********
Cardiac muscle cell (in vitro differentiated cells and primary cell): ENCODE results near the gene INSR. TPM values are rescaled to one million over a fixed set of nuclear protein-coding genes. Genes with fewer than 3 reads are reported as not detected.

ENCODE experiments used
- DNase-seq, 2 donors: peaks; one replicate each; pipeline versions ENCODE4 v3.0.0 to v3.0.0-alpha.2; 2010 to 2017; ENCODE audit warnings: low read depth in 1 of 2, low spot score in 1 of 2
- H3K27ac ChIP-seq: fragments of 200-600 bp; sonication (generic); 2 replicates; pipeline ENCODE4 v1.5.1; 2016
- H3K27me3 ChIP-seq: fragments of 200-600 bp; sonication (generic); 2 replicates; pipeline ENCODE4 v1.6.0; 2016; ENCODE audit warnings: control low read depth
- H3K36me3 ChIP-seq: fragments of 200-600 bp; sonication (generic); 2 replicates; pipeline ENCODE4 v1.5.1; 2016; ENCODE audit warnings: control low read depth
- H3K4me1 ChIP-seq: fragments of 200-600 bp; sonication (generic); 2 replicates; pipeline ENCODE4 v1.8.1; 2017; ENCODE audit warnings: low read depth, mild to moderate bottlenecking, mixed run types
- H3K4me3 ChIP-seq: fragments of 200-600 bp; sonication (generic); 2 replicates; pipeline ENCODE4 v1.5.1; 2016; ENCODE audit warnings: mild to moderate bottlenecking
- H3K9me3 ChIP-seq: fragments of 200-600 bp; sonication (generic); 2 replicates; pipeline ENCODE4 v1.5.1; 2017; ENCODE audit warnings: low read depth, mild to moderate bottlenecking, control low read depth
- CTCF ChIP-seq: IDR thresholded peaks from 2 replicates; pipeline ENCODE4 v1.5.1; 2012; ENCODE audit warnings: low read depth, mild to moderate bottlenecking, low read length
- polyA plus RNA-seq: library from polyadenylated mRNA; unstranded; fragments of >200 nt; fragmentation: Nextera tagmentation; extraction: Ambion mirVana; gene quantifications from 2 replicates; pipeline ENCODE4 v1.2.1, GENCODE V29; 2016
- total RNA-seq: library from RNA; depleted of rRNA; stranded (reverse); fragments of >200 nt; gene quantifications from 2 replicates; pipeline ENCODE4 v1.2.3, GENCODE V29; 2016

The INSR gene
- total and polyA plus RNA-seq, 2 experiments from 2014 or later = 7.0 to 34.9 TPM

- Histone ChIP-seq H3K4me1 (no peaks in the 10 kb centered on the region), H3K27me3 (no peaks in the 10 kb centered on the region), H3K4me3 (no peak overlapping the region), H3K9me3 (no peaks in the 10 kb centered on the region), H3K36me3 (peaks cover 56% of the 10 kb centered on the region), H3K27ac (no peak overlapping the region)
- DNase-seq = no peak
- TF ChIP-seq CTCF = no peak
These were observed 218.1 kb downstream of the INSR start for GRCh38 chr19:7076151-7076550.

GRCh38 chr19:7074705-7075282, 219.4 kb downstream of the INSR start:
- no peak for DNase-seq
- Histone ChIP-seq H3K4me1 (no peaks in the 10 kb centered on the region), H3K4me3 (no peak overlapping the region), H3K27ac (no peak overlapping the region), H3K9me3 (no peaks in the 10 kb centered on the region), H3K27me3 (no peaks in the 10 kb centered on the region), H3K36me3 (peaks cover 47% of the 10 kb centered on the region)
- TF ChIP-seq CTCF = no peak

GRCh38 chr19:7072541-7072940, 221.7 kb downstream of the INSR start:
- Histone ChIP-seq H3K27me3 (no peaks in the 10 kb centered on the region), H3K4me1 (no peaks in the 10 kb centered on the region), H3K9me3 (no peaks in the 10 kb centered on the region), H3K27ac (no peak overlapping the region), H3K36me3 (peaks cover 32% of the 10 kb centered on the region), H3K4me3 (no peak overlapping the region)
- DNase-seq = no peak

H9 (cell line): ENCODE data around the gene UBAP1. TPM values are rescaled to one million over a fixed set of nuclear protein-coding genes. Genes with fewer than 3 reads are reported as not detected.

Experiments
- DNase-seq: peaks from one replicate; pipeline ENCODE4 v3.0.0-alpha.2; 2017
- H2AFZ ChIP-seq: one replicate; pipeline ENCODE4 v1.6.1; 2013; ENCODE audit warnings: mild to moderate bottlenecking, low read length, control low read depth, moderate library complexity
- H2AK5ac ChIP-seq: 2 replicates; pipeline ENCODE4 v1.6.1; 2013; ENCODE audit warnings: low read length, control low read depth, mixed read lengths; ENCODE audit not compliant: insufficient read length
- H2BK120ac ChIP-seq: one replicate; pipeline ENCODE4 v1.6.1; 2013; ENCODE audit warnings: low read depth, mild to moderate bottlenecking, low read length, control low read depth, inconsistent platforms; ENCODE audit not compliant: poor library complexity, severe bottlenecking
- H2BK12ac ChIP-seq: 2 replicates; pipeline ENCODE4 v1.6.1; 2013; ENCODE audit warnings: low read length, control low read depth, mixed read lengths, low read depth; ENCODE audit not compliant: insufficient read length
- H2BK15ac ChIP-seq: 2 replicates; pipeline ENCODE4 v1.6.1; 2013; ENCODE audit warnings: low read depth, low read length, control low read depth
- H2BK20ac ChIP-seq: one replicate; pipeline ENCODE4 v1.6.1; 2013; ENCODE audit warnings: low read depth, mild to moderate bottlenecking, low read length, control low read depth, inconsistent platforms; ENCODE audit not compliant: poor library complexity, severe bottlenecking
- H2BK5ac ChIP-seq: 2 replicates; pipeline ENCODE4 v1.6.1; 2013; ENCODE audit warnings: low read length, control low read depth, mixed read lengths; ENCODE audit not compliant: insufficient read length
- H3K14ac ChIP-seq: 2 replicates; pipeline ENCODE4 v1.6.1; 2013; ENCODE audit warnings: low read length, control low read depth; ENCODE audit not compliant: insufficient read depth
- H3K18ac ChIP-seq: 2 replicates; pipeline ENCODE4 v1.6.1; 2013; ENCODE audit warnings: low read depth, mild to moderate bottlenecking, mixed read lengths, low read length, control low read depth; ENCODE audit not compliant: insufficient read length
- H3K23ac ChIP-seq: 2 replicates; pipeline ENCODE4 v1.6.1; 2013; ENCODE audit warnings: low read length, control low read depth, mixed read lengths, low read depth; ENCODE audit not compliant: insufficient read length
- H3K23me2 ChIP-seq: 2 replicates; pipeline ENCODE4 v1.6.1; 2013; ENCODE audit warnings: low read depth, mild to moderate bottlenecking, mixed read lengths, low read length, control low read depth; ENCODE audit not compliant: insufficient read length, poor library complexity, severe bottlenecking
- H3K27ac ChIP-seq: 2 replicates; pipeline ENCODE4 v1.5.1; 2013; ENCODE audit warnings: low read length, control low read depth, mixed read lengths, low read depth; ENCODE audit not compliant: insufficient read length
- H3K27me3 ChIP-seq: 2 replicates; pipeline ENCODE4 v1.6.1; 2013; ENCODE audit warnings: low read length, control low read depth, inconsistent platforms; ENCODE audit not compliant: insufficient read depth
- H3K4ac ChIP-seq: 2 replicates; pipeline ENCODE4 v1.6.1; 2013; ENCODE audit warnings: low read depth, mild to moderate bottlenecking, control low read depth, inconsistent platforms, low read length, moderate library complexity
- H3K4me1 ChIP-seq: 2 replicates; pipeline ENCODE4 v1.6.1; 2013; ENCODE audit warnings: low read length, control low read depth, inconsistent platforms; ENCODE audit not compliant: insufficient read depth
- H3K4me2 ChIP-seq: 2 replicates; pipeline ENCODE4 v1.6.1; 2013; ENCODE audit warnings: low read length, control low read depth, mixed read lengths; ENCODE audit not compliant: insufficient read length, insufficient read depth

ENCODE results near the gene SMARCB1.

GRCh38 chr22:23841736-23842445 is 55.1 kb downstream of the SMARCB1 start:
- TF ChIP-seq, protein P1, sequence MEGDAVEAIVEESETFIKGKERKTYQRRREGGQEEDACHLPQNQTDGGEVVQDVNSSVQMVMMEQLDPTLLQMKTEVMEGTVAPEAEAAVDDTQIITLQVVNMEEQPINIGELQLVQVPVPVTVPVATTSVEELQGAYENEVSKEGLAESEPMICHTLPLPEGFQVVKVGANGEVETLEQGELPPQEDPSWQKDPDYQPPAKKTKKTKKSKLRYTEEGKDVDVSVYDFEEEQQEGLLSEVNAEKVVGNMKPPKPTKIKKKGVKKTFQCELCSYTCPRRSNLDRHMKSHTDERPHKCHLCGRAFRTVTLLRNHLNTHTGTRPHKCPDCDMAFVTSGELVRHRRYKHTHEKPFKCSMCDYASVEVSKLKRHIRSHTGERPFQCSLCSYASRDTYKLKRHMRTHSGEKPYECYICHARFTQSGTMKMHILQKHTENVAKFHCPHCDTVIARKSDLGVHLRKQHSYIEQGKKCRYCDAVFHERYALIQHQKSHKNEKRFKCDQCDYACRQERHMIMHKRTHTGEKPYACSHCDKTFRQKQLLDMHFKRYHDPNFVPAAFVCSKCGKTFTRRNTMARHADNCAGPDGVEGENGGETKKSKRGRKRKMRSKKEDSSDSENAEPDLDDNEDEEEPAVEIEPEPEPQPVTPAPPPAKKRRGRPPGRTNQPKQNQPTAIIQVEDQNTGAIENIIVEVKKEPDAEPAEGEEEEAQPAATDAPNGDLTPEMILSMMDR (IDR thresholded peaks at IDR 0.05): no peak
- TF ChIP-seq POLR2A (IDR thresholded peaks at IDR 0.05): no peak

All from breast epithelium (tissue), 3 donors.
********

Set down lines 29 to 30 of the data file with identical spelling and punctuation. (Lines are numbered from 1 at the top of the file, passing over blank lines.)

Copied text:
- H2AFZ ChIP-seq: one replicate; pipeline ENCODE4 v1.6.1; 2013; ENCODE audit warnings: mild to moderate bottlenecking, low read length, control low read depth, moderate library complexity
- H2AK5ac ChIP-seq: 2 replicates; pipeline ENCODE4 v1.6.1; 2013; ENCODE audit warnings: low read length, control low read depth, mixed read lengths; ENCODE audit not compliant: insufficient read length